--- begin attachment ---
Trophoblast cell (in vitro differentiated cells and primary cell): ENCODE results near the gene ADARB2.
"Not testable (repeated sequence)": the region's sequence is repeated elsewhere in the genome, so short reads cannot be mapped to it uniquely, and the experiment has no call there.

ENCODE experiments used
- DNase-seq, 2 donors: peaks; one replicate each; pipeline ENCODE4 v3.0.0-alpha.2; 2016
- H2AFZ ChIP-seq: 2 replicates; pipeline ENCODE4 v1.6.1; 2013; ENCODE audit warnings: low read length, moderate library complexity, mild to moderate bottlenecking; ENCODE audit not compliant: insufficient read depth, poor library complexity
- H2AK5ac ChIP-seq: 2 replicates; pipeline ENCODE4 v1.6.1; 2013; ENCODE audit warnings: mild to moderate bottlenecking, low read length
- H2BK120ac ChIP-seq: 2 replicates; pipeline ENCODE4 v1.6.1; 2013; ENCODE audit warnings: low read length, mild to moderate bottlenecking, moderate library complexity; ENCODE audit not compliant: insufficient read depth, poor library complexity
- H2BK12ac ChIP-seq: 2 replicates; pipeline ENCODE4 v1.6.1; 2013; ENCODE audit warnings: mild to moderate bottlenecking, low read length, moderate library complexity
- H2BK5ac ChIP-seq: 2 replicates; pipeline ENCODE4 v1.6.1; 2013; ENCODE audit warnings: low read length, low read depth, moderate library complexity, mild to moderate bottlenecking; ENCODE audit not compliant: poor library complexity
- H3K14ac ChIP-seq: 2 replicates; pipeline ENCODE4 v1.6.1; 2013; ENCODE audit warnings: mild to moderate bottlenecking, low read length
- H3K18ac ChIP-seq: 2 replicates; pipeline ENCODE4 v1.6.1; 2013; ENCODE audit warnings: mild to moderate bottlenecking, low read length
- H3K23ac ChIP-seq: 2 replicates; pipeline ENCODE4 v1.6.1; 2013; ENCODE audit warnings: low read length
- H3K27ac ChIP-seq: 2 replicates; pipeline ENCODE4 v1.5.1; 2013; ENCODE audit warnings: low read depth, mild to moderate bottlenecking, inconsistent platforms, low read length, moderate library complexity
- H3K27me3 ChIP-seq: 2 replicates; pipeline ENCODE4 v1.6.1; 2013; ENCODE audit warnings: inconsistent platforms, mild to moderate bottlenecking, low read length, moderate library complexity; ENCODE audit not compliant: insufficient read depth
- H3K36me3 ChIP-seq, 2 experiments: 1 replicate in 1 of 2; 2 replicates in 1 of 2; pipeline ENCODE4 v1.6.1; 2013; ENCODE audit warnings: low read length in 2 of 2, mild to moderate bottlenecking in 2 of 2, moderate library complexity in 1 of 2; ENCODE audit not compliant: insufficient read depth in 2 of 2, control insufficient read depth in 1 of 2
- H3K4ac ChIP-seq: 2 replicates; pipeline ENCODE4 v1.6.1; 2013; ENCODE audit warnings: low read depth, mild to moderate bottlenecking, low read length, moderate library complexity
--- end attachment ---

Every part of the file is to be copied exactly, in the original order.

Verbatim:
Trophoblast cell (in vitro differentiated cells and primary cell): ENCODE results near the gene ADARB2.
"Not testable (repeated sequence)": the region's sequence is repeated elsewhere in the genome, so short reads cannot be mapped to it uniquely, and the experiment has no call there.

ENCODE experiments used
- DNase-seq, 2 donors: peaks; one replicate each; pipeline ENCODE4 v3.0.0-alpha.2; 2016
- H2AFZ ChIP-seq: 2 replicates; pipeline ENCODE4 v1.6.1; 2013; ENCODE audit warnings: low read length, moderate library complexity, mild to moderate bottlenecking; ENCODE audit not compliant: insufficient read depth, poor library complexity
- H2AK5ac ChIP-seq: 2 replicates; pipeline ENCODE4 v1.6.1; 2013; ENCODE audit warnings: mild to moderate bottlenecking, low read length
- H2BK120ac ChIP-seq: 2 replicates; pipeline ENCODE4 v1.6.1; 2013; ENCODE audit warnings: low read length, mild to moderate bottlenecking, moderate library complexity; ENCODE audit not compliant: insufficient read depth, poor library complexity
- H2BK12ac ChIP-seq: 2 replicates; pipeline ENCODE4 v1.6.1; 2013; ENCODE audit warnings: mild to moderate bottlenecking, low read length, moderate library complexity
- H2BK5ac ChIP-seq: 2 replicates; pipeline ENCODE4 v1.6.1; 2013; ENCODE audit warnings: low read length, low read depth, moderate library complexity, mild to moderate bottlenecking; ENCODE audit not compliant: poor library complexity
- H3K14ac ChIP-seq: 2 replicates; pipeline ENCODE4 v1.6.1; 2013; ENCODE audit warnings: mild to moderate bottlenecking, low read length
- H3K18ac ChIP-seq: 2 replicates; pipeline ENCODE4 v1.6.1; 2013; ENCODE audit warnings: mild to moderate bottlenecking, low read length
- H3K23ac ChIP-seq: 2 replicates; pipeline ENCODE4 v1.6.1; 2013; ENCODE audit warnings: low read length
- H3K27ac ChIP-seq: 2 replicates; pipeline ENCODE4 v1.5.1; 2013; ENCODE audit warnings: low read depth, mild to moderate bottlenecking, inconsistent platforms, low read length, moderate library complexity
- H3K27me3 ChIP-seq: 2 replicates; pipeline ENCODE4 v1.6.1; 2013; ENCODE audit warnings: inconsistent platforms, mild to moderate bottlenecking, low read length, moderate library complexity; ENCODE audit not compliant: insufficient read depth
- H3K36me3 ChIP-seq, 2 experiments: 1 replicate in 1 of 2; 2 replicates in 1 of 2; pipeline ENCODE4 v1.6.1; 2013; ENCODE audit warnings: low read length in 2 of 2, mild to moderate bottlenecking in 2 of 2, moderate library complexity in 1 of 2; ENCODE audit not compliant: insufficient read depth in 2 of 2, control insufficient read depth in 1 of 2
- H3K4ac ChIP-seq: 2 replicates; pipeline ENCODE4 v1.6.1; 2013; ENCODE audit warnings: low read depth, mild to moderate bottlenecking, low read length, moderate library complexity